Butterflies Inside and Out

Well into the first week of autumn it seems butterfly activity is winding down for the year and bird migration is just getting started, so things continue to be a little slow in some of my usual haunts lately.  Since the summer seems to have slipped by without my having gotten in a visit to the PNM Butterfly Pavilion at the Albuquerque Botanic Gardens, I went there early in the week to see what might still be going on.  Although late in the season and with the facility closing soon, there were still quite a few species present that seem a bit less wary than those outside allowing for some good pictures.  This is one of the two species of Giant Owl-Butterflies there, which I think has the latin name Caligo idomeneus.

Giant Owl-Butterfly

Giant Owl-Butterfly (Caligo idomeneus)

Another one I’ve seen in the wild in South Texas before is the Mexican Bluewing,

Mexican Bluewing

Mexican Bluewing (Myscelia ethusa)

and another one I haven’t seen in the wild but also can be seen in South Texas, the Crimson Patch.

Crimson Patch

Crimson Patch (Chlosyne janais)

They have several more exotic species from the tropics of Southeast Asia and South America as well, including the Golden Birdwing,

Golden Birdwing

Golden Birdwing (Troides aeacus)

Paper Kite,

Paper Kite

Paper Kite (Idea leuconoe)

and Zebra Heliconian.

Zebra Heliconian

Zebra Heliconian (Heliconius charithonia)

Outside the Pavilion there were a few other butterflies about along with some cool garden spiders and other insects and quite a few Wood Ducks, with the males acting rather aggressively toward one another.  This one was taking a break from the action.

Wood Duck

Wood Duck (m)

Also scurrying around the grounds that morning were quite a few small fence lizards, typically darting from one hiding place to another.

Fence Lizard

Fence Lizard

Wednesday, my friend Rebecca and I hit the road on a loop tour to look for some butterflies, stopping first at the Tijeras Ranger Station, then heading into the southern Manzanos to Red Canyon and Pine Shadow Spring, before a final stop at Whitfield Wildlife Conservation Area in Belen.  The day started off a little cool and cloudy so we didn’t see much until around noon at Pine Shadow Spring, although we made a note to return to the Red Canyon Campground in the future  where there were quite a few wildflowers in bloom.  We did see about eight species at Pine Shadow Spring including a Weidemeyer’s Admiral, which was a little surprising to see this late in the year (our most recent one was in mid-July).

More of a surprise was the first critter we saw as we started out at Whitfield Wildlife Conservation Area – a rather large and apparently well-fed gopher snake.  Blocking our path through the barbed wire fence for about 5 minutes, it eventually roused itself and headed away to some nearby shade allowing us to proceed.

Gopher Snake

Gopher Snake

With lots of wildflowers in bloom, we were able to see plenty of butterflies of thirteen different species including a number of Common Buckeyes, which I have only occasionally seen in the past.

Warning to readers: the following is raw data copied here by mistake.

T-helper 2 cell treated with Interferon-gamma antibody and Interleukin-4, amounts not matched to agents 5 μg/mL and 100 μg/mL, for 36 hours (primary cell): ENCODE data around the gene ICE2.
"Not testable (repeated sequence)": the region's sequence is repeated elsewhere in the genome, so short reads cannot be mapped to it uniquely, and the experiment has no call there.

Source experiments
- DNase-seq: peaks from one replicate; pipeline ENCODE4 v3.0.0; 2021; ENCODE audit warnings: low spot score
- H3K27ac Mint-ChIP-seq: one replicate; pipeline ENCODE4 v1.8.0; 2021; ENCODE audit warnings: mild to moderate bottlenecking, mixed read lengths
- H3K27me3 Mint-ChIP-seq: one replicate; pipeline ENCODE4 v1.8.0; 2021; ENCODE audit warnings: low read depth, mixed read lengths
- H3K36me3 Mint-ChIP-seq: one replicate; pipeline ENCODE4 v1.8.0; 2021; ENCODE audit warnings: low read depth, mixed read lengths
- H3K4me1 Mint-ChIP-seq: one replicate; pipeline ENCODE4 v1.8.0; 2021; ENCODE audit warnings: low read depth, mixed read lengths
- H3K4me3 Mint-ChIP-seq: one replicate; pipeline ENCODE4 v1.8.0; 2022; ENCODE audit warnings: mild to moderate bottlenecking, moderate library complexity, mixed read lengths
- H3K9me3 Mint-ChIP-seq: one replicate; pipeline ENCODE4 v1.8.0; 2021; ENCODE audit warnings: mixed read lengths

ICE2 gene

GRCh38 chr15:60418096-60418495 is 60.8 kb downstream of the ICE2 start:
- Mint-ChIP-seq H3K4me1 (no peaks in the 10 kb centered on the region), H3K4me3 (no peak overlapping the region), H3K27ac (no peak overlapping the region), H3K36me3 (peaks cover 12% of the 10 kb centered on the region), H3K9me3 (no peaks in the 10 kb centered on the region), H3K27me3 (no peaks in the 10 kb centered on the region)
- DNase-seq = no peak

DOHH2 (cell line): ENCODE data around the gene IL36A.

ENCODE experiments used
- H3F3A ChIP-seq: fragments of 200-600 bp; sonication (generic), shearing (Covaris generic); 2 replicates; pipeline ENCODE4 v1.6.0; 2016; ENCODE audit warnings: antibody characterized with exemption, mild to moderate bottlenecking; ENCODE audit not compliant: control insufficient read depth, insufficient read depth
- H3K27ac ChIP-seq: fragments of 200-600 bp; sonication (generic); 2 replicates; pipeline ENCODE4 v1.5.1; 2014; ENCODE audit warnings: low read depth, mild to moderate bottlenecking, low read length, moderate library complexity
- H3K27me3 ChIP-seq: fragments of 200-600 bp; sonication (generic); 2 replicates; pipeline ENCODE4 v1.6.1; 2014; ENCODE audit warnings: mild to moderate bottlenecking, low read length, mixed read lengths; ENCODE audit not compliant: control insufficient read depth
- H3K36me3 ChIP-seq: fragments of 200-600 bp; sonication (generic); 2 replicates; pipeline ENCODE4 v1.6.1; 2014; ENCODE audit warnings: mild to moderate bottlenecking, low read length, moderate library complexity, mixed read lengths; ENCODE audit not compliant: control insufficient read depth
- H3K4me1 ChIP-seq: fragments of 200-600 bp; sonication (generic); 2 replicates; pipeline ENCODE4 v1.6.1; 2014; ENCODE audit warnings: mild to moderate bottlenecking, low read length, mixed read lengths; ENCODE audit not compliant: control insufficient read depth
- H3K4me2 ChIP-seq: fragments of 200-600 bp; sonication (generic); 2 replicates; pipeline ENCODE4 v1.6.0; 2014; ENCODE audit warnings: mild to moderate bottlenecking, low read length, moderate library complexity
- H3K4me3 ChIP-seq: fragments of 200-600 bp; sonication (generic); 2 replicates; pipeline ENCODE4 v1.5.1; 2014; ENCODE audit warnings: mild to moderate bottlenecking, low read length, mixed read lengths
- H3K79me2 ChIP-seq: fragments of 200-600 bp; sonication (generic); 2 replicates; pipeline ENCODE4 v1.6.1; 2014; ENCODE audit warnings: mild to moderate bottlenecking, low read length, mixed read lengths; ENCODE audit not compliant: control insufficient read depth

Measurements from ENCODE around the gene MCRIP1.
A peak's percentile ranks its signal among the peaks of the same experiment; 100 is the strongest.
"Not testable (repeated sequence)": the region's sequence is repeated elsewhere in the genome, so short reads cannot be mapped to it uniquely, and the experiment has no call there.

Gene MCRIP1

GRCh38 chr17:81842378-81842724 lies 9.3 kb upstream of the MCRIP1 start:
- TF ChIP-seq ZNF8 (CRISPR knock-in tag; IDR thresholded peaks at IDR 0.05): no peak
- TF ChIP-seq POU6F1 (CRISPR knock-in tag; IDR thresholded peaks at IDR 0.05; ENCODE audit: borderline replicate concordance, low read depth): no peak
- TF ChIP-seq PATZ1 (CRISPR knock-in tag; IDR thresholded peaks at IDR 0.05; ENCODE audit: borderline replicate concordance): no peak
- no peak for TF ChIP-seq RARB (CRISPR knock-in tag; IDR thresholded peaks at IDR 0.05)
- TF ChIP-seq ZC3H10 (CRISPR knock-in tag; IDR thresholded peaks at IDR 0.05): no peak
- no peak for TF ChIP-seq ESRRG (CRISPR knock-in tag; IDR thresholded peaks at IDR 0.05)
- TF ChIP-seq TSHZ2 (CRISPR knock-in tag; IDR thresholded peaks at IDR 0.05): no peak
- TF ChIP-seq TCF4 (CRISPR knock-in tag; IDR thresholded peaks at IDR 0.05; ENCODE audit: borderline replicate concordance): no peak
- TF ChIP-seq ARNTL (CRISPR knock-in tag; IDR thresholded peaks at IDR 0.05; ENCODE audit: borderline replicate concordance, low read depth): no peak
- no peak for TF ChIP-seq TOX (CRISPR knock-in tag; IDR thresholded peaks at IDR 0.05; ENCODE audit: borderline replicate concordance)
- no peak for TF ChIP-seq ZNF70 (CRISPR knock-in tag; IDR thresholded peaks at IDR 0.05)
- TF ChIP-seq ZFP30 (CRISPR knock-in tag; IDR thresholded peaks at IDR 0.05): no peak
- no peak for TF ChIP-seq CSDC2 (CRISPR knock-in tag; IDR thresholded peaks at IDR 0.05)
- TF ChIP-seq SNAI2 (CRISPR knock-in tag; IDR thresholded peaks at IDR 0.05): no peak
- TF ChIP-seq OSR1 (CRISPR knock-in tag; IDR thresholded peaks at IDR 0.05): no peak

Common Buckeye

Common Buckeye (Junonia coenia)

We again saw a couple of Monarchs which we’ll report to those tracking their migration.  This one is obviously struggling to complete the trip and must have had a few traumatic experiences along the way.

Monarch

Monarch

Another interesting sighting was this large caterpillar, but despite searching pretty diligently online, I still don’t know what species it might be.

Caterpillar

Caterpillar

We saw plenty of grasshoppers and dragonflies at Whitfield, including this Variegated Meadowhawk.

Variegated Meadowhawk

Variegated Meadowhawk

Yesterday, the Audubon Thursday Birder group headed out to a new location on the east side of Cochiti Lake at Tetilla Peak Recreation Area.  This is a surprisingly scenic location at this time of year with views up the Rio Grande toward Los Alamos and points north.

Rio Grande from Tetilla Peak

Rio Grande from Tetilla Peak

The view will only get better in the next few weeks as the purple asters start blooming and the cottonwoods finish changing to gold.  We spotted nearly 40 bird species that morning, including several grebes (Eared, Pied-billed, and Western), a flyover by a single immature Franklin’s Gull,

Franklin's Gull

Franklin’s Gull

and on the way out heading for home an Osprey (I’ve usually only seen in spring) perched in a distant tree.

Osprey

Osprey

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About joeschelling

Birding, butterflies, nature photography, and travel blog from right here in Albuquerque New Mexico.
This entry was posted in Birding, Butterfly, Critters, Dragonflies, Photographs. Bookmark the permalink.

3 Responses to Butterflies Inside and Out

  1. Rebecca Gracey says:

    Joe, the composition of all of your butterfly shots is spot on. I’ve got a lot to learn.

  2. Rosemarie Schelling says:

    Joe, I am amazed at your photos; it’s almost like having been there with you… Yesterday’s were wonderful, especially that Mexcian bluewing–what a beauty!

    Keep ’em coming…

  3. Rosemarie Schelling says:

    Oh, I also think that “golden birdwing” is precious…God is wonderful. He surely loves us very much to give us so much beauty even in these tiny creatures…

    _____

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